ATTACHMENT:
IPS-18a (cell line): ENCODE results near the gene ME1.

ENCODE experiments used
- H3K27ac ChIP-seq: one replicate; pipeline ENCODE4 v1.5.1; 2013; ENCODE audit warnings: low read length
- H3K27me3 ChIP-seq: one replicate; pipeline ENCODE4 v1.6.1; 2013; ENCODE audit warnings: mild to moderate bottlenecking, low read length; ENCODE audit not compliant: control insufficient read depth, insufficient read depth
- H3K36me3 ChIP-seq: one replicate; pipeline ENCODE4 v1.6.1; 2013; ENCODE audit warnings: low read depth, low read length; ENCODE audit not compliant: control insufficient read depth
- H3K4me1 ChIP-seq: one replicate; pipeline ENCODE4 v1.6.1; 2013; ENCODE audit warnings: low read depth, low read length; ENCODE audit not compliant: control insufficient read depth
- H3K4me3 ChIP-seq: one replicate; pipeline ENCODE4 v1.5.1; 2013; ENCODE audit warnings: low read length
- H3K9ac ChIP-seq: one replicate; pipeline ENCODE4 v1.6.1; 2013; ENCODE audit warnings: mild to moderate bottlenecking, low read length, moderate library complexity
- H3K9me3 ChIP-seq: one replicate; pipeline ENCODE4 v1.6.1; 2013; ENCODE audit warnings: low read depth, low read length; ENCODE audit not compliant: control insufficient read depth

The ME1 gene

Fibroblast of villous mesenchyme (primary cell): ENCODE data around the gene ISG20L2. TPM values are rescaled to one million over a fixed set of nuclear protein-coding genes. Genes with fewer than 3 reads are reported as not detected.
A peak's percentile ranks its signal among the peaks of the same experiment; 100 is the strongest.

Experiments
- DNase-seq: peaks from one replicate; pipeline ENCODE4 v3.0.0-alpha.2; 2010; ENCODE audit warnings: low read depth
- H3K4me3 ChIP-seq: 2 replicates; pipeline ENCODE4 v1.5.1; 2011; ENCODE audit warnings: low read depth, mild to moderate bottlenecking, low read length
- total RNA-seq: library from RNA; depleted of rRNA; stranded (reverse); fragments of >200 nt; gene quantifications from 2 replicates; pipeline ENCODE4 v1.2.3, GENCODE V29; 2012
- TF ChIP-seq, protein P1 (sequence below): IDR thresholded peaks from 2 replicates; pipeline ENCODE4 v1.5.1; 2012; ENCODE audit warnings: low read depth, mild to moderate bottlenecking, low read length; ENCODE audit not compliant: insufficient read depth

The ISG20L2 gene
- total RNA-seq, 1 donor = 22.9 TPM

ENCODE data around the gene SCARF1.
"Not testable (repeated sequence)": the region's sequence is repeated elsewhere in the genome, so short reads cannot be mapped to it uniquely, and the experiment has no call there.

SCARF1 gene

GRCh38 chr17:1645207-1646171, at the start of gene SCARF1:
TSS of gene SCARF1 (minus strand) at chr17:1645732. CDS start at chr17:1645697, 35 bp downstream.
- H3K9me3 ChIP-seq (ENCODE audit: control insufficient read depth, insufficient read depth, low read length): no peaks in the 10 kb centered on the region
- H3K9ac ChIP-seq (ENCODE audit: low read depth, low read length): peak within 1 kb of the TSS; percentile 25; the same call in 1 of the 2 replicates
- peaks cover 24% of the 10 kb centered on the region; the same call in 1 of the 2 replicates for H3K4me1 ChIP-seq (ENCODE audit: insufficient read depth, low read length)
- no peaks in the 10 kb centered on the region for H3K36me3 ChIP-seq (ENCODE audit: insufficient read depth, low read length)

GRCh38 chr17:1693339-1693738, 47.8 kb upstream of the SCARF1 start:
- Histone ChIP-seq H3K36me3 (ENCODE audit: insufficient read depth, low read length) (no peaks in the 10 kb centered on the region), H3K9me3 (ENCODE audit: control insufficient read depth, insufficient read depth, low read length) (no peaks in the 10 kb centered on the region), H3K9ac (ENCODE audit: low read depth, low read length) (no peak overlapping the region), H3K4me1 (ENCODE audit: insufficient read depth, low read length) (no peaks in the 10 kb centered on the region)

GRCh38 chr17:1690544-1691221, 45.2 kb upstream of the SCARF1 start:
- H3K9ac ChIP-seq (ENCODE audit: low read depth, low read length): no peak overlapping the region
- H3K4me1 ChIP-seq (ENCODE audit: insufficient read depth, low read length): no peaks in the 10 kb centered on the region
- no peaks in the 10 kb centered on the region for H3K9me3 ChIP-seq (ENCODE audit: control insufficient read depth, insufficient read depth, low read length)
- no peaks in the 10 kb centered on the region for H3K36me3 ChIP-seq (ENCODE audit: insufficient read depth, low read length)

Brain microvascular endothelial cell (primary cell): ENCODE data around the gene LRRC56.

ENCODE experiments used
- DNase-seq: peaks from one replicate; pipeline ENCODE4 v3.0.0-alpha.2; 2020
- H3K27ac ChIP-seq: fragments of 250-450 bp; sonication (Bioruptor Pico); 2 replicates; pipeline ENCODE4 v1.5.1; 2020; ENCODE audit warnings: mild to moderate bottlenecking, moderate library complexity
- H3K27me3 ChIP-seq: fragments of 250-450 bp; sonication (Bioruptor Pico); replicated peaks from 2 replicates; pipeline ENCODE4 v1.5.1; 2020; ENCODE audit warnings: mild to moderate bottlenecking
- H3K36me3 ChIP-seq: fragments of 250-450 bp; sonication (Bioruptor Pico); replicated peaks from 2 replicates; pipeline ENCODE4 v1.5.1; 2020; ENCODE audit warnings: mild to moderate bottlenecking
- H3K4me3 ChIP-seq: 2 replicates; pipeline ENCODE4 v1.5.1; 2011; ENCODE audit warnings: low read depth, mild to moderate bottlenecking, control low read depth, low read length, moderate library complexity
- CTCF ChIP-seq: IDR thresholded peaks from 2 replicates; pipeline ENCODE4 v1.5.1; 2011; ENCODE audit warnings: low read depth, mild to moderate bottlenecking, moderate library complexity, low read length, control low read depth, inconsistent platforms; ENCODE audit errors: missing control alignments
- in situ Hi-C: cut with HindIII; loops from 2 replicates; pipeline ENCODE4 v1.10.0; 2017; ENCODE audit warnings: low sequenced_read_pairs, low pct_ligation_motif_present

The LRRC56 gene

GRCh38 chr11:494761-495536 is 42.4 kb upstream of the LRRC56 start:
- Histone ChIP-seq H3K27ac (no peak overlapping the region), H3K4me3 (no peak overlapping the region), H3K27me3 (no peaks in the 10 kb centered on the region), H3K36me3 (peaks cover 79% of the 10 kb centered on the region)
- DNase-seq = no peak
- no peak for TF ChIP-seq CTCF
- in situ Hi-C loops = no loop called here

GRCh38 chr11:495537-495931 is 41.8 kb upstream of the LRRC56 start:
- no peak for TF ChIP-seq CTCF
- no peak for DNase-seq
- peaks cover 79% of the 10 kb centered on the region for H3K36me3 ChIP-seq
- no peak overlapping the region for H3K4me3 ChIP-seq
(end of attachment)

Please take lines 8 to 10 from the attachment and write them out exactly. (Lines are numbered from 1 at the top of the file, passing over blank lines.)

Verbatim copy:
- H3K9ac ChIP-seq: one replicate; pipeline ENCODE4 v1.6.1; 2013; ENCODE audit warnings: mild to moderate bottlenecking, low read length, moderate library complexity
- H3K9me3 ChIP-seq: one replicate; pipeline ENCODE4 v1.6.1; 2013; ENCODE audit warnings: low read depth, low read length; ENCODE audit not compliant: control insufficient read depth

The ME1 gene